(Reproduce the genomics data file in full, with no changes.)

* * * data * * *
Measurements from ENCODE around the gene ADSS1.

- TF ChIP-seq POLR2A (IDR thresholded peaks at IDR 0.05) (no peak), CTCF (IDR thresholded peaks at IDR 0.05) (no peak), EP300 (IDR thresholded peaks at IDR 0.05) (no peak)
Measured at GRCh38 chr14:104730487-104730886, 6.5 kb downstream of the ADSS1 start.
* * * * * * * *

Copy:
Measurements from ENCODE around the gene ADSS1.

- TF ChIP-seq POLR2A (IDR thresholded peaks at IDR 0.05) (no peak), CTCF (IDR thresholded peaks at IDR 0.05) (no peak), EP300 (IDR thresholded peaks at IDR 0.05) (no peak)
Measured at GRCh38 chr14:104730487-104730886, 6.5 kb downstream of the ADSS1 start.